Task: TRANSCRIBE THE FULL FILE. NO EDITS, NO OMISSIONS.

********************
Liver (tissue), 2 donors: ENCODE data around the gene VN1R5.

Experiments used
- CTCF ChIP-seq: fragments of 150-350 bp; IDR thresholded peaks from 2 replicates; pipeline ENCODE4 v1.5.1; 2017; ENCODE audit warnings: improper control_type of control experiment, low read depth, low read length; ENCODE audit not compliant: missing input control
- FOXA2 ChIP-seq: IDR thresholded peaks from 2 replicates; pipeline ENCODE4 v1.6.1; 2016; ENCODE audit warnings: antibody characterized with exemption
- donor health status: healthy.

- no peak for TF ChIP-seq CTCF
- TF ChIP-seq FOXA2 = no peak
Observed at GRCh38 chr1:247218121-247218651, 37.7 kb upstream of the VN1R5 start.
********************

Liver (tissue), 2 donors: ENCODE data around the gene VN1R5.

Experiments used
- CTCF ChIP-seq: fragments of 150-350 bp; IDR thresholded peaks from 2 replicates; pipeline ENCODE4 v1.5.1; 2017; ENCODE audit warnings: improper control_type of control experiment, low read depth, low read length; ENCODE audit not compliant: missing input control
- FOXA2 ChIP-seq: IDR thresholded peaks from 2 replicates; pipeline ENCODE4 v1.6.1; 2016; ENCODE audit warnings: antibody characterized with exemption
- donor health status: healthy.

- no peak for TF ChIP-seq CTCF
- TF ChIP-seq FOXA2 = no peak
Observed at GRCh38 chr1:247218121-247218651, 37.7 kb upstream of the VN1R5 start.